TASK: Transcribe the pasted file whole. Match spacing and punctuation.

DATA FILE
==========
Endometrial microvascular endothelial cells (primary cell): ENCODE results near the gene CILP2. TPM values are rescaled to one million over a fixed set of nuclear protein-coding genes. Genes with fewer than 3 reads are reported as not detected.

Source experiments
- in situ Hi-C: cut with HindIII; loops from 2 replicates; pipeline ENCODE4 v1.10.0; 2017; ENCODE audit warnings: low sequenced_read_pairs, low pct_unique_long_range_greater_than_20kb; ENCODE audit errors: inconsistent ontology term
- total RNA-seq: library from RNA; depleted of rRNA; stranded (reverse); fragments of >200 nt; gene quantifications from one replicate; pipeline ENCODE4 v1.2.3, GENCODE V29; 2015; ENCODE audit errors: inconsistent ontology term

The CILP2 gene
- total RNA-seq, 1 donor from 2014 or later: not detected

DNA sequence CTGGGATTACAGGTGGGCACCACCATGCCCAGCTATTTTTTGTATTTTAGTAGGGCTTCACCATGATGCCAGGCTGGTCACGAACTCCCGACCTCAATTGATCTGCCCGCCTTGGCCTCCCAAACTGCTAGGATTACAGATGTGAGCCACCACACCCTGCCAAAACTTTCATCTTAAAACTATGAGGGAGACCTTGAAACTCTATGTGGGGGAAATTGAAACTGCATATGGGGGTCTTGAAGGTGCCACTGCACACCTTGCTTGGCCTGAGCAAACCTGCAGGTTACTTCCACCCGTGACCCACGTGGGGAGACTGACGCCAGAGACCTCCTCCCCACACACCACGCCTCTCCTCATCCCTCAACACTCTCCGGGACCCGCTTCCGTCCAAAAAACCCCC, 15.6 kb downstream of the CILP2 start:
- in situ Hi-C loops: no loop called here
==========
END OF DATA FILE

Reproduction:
Endometrial microvascular endothelial cells (primary cell): ENCODE results near the gene CILP2. TPM values are rescaled to one million over a fixed set of nuclear protein-coding genes. Genes with fewer than 3 reads are reported as not detected.

Source experiments
- in situ Hi-C: cut with HindIII; loops from 2 replicates; pipeline ENCODE4 v1.10.0; 2017; ENCODE audit warnings: low sequenced_read_pairs, low pct_unique_long_range_greater_than_20kb; ENCODE audit errors: inconsistent ontology term
- total RNA-seq: library from RNA; depleted of rRNA; stranded (reverse); fragments of >200 nt; gene quantifications from one replicate; pipeline ENCODE4 v1.2.3, GENCODE V29; 2015; ENCODE audit errors: inconsistent ontology term

The CILP2 gene
- total RNA-seq, 1 donor from 2014 or later: not detected

DNA sequence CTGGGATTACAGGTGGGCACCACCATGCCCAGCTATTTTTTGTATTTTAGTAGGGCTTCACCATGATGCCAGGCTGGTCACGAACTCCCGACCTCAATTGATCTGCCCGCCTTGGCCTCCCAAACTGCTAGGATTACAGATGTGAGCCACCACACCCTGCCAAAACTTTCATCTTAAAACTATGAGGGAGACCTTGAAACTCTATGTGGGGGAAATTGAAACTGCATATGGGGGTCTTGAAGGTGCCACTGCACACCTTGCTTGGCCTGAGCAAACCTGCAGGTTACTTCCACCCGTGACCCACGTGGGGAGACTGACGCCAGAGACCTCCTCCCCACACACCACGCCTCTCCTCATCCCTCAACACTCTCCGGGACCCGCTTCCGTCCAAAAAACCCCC, 15.6 kb downstream of the CILP2 start:
- in situ Hi-C loops: no loop called here